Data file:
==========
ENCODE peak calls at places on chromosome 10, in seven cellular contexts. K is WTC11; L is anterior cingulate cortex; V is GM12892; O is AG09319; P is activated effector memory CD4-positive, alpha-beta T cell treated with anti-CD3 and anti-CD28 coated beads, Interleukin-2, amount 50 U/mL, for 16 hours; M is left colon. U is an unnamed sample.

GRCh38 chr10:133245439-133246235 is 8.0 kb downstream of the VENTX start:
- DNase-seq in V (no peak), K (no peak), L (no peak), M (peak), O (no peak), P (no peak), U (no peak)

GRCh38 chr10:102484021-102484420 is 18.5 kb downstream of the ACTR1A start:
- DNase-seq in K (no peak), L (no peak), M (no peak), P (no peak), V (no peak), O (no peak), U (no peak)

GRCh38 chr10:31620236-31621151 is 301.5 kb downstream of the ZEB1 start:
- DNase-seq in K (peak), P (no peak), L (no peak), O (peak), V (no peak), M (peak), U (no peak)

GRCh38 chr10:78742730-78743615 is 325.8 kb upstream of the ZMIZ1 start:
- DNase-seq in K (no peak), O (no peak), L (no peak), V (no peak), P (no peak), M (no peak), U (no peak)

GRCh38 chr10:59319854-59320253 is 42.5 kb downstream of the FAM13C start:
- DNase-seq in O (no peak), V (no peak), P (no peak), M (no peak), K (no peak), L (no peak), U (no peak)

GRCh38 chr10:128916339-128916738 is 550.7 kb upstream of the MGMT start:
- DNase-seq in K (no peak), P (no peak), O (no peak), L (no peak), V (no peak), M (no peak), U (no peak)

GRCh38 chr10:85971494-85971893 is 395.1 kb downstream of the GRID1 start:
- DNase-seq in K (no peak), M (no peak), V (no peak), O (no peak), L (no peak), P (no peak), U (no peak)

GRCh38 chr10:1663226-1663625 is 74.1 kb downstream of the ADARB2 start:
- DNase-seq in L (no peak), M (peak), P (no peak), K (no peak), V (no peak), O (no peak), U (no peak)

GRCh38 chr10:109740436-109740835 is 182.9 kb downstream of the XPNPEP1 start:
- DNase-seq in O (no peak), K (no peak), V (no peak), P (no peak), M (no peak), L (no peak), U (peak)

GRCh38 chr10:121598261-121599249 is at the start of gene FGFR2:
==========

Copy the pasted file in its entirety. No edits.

ENCODE peak calls at places on chromosome 10, in seven cellular contexts. K is WTC11; L is anterior cingulate cortex; V is GM12892; O is AG09319; P is activated effector memory CD4-positive, alpha-beta T cell treated with anti-CD3 and anti-CD28 coated beads, Interleukin-2, amount 50 U/mL, for 16 hours; M is left colon. U is an unnamed sample.

GRCh38 chr10:133245439-133246235 is 8.0 kb downstream of the VENTX start:
- DNase-seq in V (no peak), K (no peak), L (no peak), M (peak), O (no peak), P (no peak), U (no peak)

GRCh38 chr10:102484021-102484420 is 18.5 kb downstream of the ACTR1A start:
- DNase-seq in K (no peak), L (no peak), M (no peak), P (no peak), V (no peak), O (no peak), U (no peak)

GRCh38 chr10:31620236-31621151 is 301.5 kb downstream of the ZEB1 start:
- DNase-seq in K (peak), P (no peak), L (no peak), O (peak), V (no peak), M (peak), U (no peak)

GRCh38 chr10:78742730-78743615 is 325.8 kb upstream of the ZMIZ1 start:
- DNase-seq in K (no peak), O (no peak), L (no peak), V (no peak), P (no peak), M (no peak), U (no peak)

GRCh38 chr10:59319854-59320253 is 42.5 kb downstream of the FAM13C start:
- DNase-seq in O (no peak), V (no peak), P (no peak), M (no peak), K (no peak), L (no peak), U (no peak)

GRCh38 chr10:128916339-128916738 is 550.7 kb upstream of the MGMT start:
- DNase-seq in K (no peak), P (no peak), O (no peak), L (no peak), V (no peak), M (no peak), U (no peak)

GRCh38 chr10:85971494-85971893 is 395.1 kb downstream of the GRID1 start:
- DNase-seq in K (no peak), M (no peak), V (no peak), O (no peak), L (no peak), P (no peak), U (no peak)

GRCh38 chr10:1663226-1663625 is 74.1 kb downstream of the ADARB2 start:
- DNase-seq in L (no peak), M (peak), P (no peak), K (no peak), V (no peak), O (no peak), U (no peak)

GRCh38 chr10:109740436-109740835 is 182.9 kb downstream of the XPNPEP1 start:
- DNase-seq in O (no peak), K (no peak), V (no peak), P (no peak), M (no peak), L (no peak), U (peak)

GRCh38 chr10:121598261-121599249 is at the start of gene FGFR2: